Facing a multitude of challenges in pursuit of the Tokyo Olympic gold, USA head coach Gregg Popovich realized his golden dream on Aug. 7, 2021, when the U.S. Olympic Men's Basketball Team defeated France 87-82 to capture the Olympic title.
"You know, every championship is special and the group you're with a special, but I can be honest and say this is the most responsibility I've ever felt. Because you're playing for so many people that are watching for a country and other countries involved. The responsibility was awesome. And I felt that every day for several years now."
On Dec. 15, Popovich was named as a co-recipient of the 2021 USA Basketball National Coach of the Year Award, which he shared with Dawn Staley, who led the U.S. Olympic Women's Basketball Team to gold at the Tokyo Olympics.
The future of the USA Basketball Men’s National Team was disclosed on Oct. 23, 2015, when USA Basketball chairman Jerry Colangelo officially announced that five-time NBA championship and longtime San Antonio Spurs head coach Gregg Popovich had been selected head coach of the USA Basketball Men’s National Team for the 2017-20 quadrennium.
“I’m extremely humbled and honored to have the opportunity to represent our country as the coach of the USA National Team,” Popovich, a 1970 graduate of the U.S. Air Force Academy, said at the announcement press conference.
“What the program has accomplished over the last decade under the leadership of Jerry Colangelo and Mike Krzyzewski is truly impressive. I will do my utmost to maintain the high standards of success, class and character established by Jerry, Coach K and the many players who have sacrificed their time on behalf of USA Basketball.”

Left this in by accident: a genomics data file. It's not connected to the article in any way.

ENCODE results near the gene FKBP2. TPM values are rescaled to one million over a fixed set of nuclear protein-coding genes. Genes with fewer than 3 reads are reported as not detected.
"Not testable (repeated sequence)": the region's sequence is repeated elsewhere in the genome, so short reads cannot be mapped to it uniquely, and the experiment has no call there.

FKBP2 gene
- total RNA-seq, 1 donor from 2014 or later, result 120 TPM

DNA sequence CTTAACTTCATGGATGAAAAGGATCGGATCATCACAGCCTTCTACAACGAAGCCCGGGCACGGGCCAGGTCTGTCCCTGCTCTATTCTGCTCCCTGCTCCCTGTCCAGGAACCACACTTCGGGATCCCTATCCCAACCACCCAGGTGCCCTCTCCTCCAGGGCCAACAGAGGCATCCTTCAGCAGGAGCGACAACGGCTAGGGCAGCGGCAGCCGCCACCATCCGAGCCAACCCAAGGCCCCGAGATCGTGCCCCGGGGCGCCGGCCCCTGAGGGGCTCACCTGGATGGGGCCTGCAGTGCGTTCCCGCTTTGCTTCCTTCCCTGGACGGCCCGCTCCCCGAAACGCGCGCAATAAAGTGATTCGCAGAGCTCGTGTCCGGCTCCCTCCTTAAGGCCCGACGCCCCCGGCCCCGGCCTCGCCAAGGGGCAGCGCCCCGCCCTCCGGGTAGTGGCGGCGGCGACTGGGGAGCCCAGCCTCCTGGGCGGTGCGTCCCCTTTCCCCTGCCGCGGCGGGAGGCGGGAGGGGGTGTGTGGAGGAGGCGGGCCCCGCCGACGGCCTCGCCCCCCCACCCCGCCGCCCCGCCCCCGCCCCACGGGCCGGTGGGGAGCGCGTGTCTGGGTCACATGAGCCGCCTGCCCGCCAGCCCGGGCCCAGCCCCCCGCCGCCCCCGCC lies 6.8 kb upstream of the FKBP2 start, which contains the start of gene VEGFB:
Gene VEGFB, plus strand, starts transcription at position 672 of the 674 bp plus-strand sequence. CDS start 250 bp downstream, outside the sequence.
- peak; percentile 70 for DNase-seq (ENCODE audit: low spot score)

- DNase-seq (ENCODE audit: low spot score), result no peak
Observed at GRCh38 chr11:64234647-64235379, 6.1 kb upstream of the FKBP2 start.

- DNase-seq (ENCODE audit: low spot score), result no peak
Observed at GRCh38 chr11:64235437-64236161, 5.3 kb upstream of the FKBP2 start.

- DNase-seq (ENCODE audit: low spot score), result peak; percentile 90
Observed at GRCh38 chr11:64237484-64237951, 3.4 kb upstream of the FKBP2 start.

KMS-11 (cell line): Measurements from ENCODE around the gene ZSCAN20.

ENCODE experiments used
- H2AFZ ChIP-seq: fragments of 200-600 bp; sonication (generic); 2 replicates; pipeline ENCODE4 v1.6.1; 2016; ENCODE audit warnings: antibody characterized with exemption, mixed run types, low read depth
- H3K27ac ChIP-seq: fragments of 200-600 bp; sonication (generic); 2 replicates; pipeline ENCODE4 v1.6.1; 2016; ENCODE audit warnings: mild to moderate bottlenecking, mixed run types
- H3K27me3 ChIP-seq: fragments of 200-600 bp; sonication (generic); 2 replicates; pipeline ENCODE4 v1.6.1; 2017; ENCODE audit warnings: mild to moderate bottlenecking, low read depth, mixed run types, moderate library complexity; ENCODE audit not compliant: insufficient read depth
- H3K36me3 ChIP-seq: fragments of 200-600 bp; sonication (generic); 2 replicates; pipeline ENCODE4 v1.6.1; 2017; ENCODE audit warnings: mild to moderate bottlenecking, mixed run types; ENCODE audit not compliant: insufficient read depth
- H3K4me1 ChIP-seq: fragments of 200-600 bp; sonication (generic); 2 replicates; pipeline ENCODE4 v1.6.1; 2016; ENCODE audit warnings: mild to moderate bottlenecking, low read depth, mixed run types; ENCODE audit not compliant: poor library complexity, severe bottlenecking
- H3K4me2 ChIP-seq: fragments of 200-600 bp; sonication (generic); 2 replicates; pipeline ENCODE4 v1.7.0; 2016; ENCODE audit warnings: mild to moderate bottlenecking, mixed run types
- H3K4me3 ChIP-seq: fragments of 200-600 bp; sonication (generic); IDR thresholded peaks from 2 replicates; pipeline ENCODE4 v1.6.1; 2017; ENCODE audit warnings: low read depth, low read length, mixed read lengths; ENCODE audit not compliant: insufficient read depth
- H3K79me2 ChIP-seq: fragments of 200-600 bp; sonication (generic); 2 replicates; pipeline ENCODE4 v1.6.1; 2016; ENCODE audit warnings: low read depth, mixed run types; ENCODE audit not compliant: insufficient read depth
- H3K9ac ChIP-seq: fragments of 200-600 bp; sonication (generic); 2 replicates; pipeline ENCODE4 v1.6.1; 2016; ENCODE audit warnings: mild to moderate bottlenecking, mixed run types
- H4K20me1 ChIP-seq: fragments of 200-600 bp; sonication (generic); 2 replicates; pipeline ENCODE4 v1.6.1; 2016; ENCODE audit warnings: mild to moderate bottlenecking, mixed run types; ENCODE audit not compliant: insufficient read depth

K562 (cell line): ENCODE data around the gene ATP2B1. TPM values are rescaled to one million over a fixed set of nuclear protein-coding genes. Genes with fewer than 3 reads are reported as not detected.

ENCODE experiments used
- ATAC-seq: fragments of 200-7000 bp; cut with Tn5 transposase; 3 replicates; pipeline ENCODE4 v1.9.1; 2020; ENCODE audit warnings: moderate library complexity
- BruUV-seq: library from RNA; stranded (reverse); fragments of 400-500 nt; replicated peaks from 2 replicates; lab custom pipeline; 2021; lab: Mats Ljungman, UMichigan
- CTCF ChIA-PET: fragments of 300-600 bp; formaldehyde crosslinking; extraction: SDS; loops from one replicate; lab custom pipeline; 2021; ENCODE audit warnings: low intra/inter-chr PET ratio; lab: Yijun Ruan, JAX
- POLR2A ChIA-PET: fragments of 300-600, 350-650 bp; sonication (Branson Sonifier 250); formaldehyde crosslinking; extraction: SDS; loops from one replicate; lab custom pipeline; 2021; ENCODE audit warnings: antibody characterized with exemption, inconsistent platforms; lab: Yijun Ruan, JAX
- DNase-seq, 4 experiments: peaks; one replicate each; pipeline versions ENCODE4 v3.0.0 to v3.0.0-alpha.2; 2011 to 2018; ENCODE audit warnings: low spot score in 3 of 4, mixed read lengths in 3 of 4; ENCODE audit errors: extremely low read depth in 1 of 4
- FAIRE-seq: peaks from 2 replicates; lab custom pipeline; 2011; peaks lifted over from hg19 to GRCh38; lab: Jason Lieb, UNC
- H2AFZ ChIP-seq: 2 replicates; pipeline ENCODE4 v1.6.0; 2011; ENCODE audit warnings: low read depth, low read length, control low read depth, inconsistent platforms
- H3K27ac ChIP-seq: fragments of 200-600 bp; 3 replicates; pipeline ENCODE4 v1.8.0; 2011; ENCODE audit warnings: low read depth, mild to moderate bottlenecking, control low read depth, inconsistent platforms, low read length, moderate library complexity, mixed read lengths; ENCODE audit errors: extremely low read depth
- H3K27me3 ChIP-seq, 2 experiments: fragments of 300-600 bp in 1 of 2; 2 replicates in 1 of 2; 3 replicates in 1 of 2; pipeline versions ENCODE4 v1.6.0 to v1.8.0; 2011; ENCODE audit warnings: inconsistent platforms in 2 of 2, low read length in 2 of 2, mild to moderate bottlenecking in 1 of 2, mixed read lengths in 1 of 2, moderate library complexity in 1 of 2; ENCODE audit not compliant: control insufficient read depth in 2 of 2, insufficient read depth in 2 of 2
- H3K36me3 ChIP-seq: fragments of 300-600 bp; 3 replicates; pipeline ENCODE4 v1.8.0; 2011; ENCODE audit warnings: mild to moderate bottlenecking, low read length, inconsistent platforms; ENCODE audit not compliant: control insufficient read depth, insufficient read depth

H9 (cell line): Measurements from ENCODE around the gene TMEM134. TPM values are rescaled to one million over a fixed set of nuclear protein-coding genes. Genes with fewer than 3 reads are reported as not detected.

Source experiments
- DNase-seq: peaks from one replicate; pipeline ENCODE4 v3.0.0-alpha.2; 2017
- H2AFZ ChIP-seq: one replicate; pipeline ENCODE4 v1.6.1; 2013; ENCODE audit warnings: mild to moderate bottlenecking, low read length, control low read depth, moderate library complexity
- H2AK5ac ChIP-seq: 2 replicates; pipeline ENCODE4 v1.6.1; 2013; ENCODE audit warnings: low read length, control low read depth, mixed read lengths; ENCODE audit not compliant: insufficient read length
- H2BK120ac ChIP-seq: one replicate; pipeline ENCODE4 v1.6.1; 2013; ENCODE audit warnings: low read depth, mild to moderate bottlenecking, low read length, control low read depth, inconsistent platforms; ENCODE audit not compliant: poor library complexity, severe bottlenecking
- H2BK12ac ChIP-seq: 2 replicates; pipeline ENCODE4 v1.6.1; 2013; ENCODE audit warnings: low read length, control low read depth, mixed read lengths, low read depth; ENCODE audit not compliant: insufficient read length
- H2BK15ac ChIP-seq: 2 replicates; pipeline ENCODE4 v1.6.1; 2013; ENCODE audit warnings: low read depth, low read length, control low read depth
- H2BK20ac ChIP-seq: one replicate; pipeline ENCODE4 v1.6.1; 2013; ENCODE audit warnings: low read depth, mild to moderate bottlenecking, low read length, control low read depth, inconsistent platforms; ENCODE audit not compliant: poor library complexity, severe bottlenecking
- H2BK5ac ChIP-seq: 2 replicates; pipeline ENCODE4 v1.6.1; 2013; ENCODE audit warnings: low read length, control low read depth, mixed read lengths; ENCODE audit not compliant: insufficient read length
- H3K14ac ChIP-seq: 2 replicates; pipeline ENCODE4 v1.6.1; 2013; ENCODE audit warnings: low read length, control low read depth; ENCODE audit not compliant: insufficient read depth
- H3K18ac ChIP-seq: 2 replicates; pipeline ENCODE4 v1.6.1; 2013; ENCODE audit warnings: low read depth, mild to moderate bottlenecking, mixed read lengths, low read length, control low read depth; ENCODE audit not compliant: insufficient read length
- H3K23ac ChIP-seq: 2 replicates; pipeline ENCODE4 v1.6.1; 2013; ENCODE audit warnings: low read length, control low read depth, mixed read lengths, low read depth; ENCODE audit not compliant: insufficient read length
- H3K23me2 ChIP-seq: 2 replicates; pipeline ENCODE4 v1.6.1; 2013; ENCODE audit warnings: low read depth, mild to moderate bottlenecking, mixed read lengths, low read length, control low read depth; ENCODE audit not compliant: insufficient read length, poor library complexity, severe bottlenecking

“I’m absolutely delighted to announce Gregg Popovich as head coach of the USA Basketball Men’s National Team," said Colangelo at the press confrence announcing the USA's new coach. "There is no doubt in my mind that we have the great fortune of bringing on board one of the NBA’s best and most successful coaches ever to lead the USA National Team for the 2017-20 quadrennium."
Internationally, Popovich has served as head or assistant coach for six USA Basketball national teams and has compiled an overall record of 45-13, while winning two gold medals and one bronze medal. He directed the 2020 U.S. Olympic Team to gold in Tokyo for the USA's fourth consecutive Olympic title. He led an injury riddled USA National Team in 2019 USA to a 6-2 record and seventh place at the 2019 FIBA World Cup in China. He served as an assistant to Larry Brown for the 2004 U.S. Olympic Team that won a bronze medal with a 5-3 record, was an assistant with the 2003 USA FIBA Americas Championship Team (FIBA Americas Olympic Qualifying tournament) that captured a 10-0 record, a gold medal and a qualifying berth for the 2004 Olympics, and he was an assistant coach for the 2002 USA World Championship Team that finished in sixth place with a 6-3 record.
Popovich completed his 25th season (1996-97 through 2020-21) as head coach of the NBA San Antonio Spurs and currently stands as the longest tenured active coach in both the NBA and in all U.S. major sports leagues.
He ranks first all-time among NBA coaches for the most consecutive winning regular seasons with 22. "Pop" has led San Antonio Spurs teams to five NBA championships (1999, 2003, 2005, 2007 and 2014) and lists as one of just five coaches in NBA history to win five or more NBA titles.
Completing the 2020-21 season owning a sterling 1,310-653 (.667 winning percentage) all-time regular season record, his current .667 winning percentage ranks fourth in NBA history (among coaches with five or more seasons as a head coach) trailing only Phil Jackson (.704), Billy Cunningham (.698) and USA assistant Steve Kerr (.687). He is one of nine coaches in NBA history to have won 1,000 NBA games, has won more games than any active NBA coach and his 1,310 wins with one team ranks as the most all-time in NBA history.